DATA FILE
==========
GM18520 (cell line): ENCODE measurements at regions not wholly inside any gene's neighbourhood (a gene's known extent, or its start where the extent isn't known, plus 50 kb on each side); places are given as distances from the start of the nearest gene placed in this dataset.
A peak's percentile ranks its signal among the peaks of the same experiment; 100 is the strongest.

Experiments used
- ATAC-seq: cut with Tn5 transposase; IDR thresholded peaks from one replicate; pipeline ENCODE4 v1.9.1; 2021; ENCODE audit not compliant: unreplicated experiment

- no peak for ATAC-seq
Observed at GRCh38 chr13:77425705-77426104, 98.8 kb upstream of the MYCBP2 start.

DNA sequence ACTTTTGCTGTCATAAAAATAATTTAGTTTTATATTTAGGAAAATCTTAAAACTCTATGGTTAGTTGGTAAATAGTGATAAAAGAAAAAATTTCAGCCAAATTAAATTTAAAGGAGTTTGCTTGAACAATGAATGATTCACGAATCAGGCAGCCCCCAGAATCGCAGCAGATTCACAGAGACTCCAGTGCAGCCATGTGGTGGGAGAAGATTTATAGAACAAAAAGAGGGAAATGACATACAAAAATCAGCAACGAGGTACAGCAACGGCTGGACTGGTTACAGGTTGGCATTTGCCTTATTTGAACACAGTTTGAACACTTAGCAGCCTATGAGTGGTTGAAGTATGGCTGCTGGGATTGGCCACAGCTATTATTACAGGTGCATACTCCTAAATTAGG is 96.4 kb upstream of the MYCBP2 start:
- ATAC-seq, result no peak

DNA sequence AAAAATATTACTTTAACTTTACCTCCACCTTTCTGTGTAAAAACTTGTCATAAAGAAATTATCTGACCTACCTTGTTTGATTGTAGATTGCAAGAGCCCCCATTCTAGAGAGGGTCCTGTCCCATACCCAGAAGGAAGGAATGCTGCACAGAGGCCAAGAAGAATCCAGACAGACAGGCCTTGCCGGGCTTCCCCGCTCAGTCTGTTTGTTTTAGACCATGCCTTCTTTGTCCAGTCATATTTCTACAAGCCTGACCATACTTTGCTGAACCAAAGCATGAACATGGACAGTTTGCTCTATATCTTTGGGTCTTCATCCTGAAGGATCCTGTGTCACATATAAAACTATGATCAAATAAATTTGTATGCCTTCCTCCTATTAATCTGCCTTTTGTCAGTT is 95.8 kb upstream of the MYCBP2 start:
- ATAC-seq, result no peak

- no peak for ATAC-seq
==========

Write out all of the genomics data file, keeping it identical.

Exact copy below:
GM18520 (cell line): ENCODE measurements at regions not wholly inside any gene's neighbourhood (a gene's known extent, or its start where the extent isn't known, plus 50 kb on each side); places are given as distances from the start of the nearest gene placed in this dataset.
A peak's percentile ranks its signal among the peaks of the same experiment; 100 is the strongest.

Experiments used
- ATAC-seq: cut with Tn5 transposase; IDR thresholded peaks from one replicate; pipeline ENCODE4 v1.9.1; 2021; ENCODE audit not compliant: unreplicated experiment

- no peak for ATAC-seq
Observed at GRCh38 chr13:77425705-77426104, 98.8 kb upstream of the MYCBP2 start.

DNA sequence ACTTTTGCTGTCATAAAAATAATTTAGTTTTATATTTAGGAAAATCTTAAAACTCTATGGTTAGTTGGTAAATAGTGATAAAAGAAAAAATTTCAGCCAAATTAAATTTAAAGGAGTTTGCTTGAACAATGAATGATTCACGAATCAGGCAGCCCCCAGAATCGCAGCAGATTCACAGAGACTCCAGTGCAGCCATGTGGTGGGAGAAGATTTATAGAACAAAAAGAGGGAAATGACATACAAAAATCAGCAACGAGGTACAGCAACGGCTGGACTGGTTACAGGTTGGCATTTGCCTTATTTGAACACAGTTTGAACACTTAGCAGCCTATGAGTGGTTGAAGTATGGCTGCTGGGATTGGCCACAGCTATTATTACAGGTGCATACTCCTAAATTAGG is 96.4 kb upstream of the MYCBP2 start:
- ATAC-seq, result no peak

DNA sequence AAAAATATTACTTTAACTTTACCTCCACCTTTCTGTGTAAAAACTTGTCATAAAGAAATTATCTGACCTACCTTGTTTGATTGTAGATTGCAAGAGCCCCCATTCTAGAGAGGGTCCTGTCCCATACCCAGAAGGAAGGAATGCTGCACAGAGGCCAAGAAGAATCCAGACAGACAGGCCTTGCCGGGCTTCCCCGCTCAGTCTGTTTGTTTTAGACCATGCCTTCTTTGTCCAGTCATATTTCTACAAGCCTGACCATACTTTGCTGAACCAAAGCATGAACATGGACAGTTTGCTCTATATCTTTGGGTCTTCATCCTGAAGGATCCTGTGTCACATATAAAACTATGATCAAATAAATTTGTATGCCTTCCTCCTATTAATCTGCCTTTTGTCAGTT is 95.8 kb upstream of the MYCBP2 start:
- ATAC-seq, result no peak

- no peak for ATAC-seq